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           Richard Harley
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BS EN 13914-1 2016

Renderplas beads comply with BS EN 13914-1:2016 the European Standard for External Rendering.

Publication on 31 March 2016 of the European Standard for External Rendering is a ‘must read’ document for architects, and specifiers as well as renderers and plastering contractors involved in external rendering.

At first glance, the 50 pages of Eurospeak from the committee responsible, which took 5 years from its original draft to approve and publish, it might appear to the experienced plastering contractor not to contain too much that he does not already practice. For the less experienced contractor, there is a word of warning that he would do well to heed. This centres on the choice of beading available to him.

Specifiers will now have to be much more vigilant over the selection of beading used for external rendering, as the Standard signals an alert over the presence of salts in the atmosphere or background which could result in corrosion.

BS EN 13914-1: 2016 stipulates that specifiers and contractors have two main choices of beading. These are either PVC or stainless steel. The use of galvanised steel is permitted, albeit heavily qualified with regard to the level of salts, which it does not attempt to quantify further. It would, therefore, be a brave decision to permit their use, as there is significant ‘wriggle room’ for the client when corrosion occurs. In any case, PVCu beads are the more cost-effective option, as galvanised beads must now be hot dipped after manufacture, greatly increasing costs.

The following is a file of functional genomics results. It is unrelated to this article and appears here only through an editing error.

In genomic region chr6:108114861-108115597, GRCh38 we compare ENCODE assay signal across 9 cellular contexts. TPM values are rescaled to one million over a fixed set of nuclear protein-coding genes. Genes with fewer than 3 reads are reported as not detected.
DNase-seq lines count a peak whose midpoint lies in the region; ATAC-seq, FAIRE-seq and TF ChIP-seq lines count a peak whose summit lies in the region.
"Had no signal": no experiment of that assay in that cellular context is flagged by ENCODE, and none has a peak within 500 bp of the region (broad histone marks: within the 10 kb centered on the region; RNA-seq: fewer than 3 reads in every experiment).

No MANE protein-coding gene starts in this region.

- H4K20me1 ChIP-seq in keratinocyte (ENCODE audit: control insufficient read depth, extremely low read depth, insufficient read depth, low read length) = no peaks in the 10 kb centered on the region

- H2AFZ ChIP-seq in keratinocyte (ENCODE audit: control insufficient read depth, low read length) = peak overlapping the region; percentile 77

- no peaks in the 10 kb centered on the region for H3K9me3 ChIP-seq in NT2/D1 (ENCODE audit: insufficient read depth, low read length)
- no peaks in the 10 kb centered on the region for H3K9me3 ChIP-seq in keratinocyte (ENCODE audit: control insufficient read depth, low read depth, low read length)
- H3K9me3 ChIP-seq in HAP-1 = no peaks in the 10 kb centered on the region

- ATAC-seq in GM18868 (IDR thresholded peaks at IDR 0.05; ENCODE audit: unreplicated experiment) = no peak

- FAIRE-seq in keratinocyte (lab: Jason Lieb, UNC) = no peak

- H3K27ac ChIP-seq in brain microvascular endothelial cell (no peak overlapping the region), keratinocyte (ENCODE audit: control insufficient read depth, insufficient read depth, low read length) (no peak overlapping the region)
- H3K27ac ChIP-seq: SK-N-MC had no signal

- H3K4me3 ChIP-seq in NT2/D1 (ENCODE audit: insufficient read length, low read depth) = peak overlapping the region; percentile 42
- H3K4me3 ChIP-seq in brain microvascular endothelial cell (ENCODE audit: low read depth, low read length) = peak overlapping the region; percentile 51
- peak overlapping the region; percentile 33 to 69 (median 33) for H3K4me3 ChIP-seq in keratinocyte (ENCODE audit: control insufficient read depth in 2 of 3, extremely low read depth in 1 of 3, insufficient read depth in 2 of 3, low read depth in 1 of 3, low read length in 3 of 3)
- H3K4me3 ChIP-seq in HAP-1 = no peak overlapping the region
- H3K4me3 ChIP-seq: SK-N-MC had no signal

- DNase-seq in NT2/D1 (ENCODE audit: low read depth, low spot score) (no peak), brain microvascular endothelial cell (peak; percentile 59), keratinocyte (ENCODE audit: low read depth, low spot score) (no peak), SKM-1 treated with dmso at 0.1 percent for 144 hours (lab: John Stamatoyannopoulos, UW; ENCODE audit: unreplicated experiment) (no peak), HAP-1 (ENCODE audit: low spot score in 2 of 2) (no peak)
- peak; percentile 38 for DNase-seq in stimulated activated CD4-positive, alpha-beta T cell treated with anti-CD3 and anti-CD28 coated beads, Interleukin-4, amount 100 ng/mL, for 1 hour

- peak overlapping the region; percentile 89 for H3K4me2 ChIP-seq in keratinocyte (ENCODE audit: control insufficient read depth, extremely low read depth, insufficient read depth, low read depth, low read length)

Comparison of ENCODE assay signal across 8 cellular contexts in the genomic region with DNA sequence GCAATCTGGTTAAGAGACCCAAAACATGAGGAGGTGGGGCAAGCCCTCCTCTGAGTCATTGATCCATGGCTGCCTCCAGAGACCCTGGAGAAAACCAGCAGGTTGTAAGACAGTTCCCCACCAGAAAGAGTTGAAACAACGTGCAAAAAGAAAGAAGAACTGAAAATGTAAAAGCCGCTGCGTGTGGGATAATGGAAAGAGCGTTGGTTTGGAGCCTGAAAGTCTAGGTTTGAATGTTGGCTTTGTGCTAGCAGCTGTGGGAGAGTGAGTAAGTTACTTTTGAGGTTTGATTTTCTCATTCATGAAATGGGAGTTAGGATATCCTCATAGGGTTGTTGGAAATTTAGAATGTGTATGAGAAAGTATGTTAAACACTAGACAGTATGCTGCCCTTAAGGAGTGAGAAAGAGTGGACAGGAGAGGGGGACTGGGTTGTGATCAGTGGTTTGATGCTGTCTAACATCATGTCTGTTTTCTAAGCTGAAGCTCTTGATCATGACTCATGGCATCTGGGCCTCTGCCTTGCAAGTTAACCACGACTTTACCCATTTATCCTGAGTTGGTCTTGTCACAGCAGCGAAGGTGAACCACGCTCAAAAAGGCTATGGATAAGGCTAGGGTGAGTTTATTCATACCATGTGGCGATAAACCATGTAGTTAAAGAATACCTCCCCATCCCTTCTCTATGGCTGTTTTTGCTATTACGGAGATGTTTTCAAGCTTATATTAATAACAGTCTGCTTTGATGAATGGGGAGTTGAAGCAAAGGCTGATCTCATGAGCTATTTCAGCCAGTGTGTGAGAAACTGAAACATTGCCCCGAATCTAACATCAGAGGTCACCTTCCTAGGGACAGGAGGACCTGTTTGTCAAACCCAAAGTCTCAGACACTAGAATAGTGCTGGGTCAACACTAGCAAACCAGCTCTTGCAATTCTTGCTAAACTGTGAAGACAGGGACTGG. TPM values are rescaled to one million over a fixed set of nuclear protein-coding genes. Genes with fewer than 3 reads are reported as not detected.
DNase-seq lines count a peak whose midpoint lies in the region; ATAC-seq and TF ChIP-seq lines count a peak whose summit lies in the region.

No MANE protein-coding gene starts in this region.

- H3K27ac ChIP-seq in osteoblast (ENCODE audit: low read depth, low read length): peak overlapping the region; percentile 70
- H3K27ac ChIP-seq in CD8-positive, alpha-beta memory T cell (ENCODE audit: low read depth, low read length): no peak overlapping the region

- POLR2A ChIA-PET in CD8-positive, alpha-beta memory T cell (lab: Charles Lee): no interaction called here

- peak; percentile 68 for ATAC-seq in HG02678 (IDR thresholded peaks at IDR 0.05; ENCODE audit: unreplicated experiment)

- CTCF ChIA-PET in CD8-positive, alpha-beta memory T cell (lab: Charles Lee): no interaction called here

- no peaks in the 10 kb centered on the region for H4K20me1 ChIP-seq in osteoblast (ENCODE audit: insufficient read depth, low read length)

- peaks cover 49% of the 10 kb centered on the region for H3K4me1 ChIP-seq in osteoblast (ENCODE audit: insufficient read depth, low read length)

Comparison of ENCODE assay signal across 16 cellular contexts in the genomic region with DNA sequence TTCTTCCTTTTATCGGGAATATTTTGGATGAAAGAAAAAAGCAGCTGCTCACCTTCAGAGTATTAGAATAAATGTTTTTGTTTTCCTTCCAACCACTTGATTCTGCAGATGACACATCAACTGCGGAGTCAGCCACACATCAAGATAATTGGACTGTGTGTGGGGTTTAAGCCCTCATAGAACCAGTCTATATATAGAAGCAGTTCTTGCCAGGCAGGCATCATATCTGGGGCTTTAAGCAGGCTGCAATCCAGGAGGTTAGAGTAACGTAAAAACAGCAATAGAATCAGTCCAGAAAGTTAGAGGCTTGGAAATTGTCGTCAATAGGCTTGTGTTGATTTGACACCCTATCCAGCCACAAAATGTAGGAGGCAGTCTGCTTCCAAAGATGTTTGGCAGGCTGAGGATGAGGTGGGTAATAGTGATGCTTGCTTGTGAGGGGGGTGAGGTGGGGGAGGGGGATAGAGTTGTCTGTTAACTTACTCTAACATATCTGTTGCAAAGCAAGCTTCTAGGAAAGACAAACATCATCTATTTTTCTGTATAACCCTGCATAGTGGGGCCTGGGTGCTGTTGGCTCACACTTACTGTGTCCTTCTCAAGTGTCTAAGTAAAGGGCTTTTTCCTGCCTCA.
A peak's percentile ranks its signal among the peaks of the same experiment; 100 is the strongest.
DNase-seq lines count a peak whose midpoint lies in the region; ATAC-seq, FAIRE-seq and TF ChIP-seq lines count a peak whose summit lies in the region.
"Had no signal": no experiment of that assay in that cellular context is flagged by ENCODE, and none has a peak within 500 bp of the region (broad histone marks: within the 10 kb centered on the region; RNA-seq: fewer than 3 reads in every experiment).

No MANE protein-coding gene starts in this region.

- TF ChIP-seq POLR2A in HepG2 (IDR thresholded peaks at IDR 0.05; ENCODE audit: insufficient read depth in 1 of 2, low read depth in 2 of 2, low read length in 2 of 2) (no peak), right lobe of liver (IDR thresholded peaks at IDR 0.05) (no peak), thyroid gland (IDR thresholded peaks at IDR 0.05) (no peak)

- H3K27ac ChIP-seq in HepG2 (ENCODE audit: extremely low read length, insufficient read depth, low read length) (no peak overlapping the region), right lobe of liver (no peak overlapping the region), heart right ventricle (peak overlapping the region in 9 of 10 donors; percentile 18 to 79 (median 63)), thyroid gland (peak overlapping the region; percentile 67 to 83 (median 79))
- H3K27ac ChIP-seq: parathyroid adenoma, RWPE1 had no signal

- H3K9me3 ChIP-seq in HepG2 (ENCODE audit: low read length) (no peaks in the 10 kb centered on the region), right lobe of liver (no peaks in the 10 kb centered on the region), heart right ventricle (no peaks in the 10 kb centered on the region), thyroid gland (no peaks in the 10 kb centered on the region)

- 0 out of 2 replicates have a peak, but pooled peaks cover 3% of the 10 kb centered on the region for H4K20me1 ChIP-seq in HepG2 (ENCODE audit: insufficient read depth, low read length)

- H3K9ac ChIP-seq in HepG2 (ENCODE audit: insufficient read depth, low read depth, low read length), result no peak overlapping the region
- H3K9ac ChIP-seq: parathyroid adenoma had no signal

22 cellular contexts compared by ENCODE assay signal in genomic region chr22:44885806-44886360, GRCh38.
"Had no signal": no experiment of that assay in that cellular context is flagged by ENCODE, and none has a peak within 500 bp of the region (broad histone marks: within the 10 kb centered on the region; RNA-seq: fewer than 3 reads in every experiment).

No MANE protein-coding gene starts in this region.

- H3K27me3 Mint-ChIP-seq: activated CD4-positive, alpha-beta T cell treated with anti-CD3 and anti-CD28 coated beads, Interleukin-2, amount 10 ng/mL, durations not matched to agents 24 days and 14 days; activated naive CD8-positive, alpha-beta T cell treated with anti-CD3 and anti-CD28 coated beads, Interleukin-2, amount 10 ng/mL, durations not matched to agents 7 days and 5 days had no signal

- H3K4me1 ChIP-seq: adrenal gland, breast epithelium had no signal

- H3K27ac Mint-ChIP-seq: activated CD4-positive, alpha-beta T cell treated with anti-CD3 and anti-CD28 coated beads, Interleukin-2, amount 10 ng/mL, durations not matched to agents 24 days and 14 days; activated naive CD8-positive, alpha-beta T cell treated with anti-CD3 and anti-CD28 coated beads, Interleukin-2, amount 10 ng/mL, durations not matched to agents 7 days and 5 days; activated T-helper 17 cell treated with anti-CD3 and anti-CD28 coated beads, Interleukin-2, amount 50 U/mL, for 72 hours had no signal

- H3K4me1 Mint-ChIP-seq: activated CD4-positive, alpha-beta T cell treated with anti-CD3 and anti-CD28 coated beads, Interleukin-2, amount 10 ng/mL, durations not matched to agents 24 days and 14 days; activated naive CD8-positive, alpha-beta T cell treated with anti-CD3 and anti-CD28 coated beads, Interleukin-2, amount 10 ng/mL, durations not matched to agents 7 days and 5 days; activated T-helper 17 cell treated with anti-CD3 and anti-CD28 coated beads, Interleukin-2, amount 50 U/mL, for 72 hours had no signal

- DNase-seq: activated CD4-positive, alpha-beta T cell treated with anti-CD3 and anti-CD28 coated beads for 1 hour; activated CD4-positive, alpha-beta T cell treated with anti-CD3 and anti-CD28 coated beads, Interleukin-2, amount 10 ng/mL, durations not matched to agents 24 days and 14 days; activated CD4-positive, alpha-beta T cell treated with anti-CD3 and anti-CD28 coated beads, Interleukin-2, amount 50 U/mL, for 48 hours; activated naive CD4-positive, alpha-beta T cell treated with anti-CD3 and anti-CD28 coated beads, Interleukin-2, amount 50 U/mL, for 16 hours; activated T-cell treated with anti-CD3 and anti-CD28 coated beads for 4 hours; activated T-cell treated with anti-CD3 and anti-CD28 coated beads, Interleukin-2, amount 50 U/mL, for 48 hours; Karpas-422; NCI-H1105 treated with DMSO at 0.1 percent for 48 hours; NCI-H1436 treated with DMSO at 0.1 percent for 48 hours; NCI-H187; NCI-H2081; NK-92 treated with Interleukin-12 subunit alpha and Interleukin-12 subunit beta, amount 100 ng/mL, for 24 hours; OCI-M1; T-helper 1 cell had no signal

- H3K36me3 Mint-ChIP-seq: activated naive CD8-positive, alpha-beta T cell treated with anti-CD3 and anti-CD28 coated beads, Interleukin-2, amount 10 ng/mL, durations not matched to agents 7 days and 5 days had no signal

It has been common practice on the Continent to use dedicated external beads for many years and, more recently, most builders merchants in Ireland offer a PVCu option. The UK, however, has been slow to adapt to the reality that corrosion can and should be prevented. This will certainly change during the coming months, as building contractors will be obliged to ensure that rendering conforms to the new standard. The plastering trade well remembers when Tony Pidgley of Berkeley Homes went Back to the Floor on BBC2 and was staggered that the plastering contractor had used internal beads in a rendered column. These rusted even before the handover.

Who bears the responsibility to ensure that the new standard is applied? It was alarming when 200 architects’ practices were surveyed recently, that a high proportion left the choice of beading to the contractor. Many admitted to having had corrosion problems on their projects. Whether the architect or the contractor takes the initiative, it is plain that the client now has a potential claim if BS EN 13914-1 is not applied. It is therefore vital to be engaged in the specification details to ensure the Standard is complied with.

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